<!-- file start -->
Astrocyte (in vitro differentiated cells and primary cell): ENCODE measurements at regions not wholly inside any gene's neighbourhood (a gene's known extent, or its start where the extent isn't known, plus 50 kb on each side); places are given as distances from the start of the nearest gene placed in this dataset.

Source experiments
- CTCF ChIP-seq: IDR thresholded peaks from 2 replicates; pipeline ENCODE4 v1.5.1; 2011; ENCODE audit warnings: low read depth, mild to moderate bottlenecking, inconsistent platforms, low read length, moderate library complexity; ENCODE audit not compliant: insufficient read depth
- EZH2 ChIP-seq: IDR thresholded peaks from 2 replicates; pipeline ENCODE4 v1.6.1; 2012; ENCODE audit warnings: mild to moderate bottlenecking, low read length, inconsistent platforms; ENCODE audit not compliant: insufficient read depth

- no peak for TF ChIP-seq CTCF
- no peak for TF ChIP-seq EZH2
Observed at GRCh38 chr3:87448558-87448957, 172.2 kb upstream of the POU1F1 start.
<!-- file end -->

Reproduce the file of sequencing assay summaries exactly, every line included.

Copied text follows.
Astrocyte (in vitro differentiated cells and primary cell): ENCODE measurements at regions not wholly inside any gene's neighbourhood (a gene's known extent, or its start where the extent isn't known, plus 50 kb on each side); places are given as distances from the start of the nearest gene placed in this dataset.

Source experiments
- CTCF ChIP-seq: IDR thresholded peaks from 2 replicates; pipeline ENCODE4 v1.5.1; 2011; ENCODE audit warnings: low read depth, mild to moderate bottlenecking, inconsistent platforms, low read length, moderate library complexity; ENCODE audit not compliant: insufficient read depth
- EZH2 ChIP-seq: IDR thresholded peaks from 2 replicates; pipeline ENCODE4 v1.6.1; 2012; ENCODE audit warnings: mild to moderate bottlenecking, low read length, inconsistent platforms; ENCODE audit not compliant: insufficient read depth

- no peak for TF ChIP-seq CTCF
- no peak for TF ChIP-seq EZH2
Observed at GRCh38 chr3:87448558-87448957, 172.2 kb upstream of the POU1F1 start.